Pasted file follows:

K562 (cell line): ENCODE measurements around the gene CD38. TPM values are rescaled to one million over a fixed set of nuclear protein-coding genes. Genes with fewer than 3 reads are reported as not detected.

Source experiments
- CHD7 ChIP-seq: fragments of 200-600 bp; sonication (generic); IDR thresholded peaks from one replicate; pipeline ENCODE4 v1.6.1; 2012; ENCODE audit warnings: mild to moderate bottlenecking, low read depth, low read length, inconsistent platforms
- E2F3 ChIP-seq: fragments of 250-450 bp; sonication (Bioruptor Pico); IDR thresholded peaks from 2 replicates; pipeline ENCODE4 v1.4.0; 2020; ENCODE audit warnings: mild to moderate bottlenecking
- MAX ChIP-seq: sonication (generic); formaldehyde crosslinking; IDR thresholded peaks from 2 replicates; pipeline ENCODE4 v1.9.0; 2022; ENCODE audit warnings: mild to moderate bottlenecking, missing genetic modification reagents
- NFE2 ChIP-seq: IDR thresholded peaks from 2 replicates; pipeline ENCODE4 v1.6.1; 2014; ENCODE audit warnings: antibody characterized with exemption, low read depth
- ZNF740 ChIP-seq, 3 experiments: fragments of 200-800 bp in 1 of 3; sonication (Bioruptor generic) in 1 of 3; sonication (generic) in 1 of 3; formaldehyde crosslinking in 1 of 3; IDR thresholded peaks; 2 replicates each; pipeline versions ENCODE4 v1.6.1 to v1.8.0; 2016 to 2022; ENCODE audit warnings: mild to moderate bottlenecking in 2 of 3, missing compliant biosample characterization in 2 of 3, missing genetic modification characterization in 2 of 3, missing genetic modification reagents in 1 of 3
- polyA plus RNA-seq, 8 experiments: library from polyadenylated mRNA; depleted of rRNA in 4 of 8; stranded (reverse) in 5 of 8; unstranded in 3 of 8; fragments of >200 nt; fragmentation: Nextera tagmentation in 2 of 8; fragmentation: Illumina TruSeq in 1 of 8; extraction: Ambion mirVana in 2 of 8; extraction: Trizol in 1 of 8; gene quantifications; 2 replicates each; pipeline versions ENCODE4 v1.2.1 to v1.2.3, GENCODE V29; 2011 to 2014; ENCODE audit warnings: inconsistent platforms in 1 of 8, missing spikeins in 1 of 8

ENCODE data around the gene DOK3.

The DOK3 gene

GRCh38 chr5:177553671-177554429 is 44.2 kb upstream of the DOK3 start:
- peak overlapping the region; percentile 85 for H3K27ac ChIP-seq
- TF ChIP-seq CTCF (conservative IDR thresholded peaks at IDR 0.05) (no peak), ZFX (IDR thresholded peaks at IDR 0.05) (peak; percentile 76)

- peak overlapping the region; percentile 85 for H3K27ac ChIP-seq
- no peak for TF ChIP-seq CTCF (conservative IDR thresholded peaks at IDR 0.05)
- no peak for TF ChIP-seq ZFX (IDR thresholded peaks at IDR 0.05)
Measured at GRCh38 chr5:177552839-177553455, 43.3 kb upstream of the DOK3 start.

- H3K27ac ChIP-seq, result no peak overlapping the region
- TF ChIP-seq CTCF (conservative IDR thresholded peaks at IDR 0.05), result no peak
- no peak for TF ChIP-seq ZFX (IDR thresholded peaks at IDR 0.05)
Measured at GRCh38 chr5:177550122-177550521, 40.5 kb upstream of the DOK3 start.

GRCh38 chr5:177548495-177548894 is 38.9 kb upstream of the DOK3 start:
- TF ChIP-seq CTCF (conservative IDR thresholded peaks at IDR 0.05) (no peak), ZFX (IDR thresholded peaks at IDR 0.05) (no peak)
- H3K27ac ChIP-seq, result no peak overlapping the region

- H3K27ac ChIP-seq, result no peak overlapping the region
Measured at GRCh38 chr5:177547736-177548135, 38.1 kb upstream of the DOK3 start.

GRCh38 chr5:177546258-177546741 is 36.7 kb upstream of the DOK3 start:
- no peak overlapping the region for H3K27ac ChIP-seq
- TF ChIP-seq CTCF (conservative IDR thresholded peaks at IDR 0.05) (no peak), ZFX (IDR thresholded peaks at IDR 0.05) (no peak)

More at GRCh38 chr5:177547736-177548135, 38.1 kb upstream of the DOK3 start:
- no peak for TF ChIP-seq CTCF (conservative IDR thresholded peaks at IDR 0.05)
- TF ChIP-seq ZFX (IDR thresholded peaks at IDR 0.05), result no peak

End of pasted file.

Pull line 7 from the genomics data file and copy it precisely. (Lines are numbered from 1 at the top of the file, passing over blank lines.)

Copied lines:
- ZNF740 ChIP-seq, 3 experiments: fragments of 200-800 bp in 1 of 3; sonication (Bioruptor generic) in 1 of 3; sonication (generic) in 1 of 3; formaldehyde crosslinking in 1 of 3; IDR thresholded peaks; 2 replicates each; pipeline versions ENCODE4 v1.6.1 to v1.8.0; 2016 to 2022; ENCODE audit warnings: mild to moderate bottlenecking in 2 of 3, missing compliant biosample characterization in 2 of 3, missing genetic modification characterization in 2 of 3, missing genetic modification reagents in 1 of 3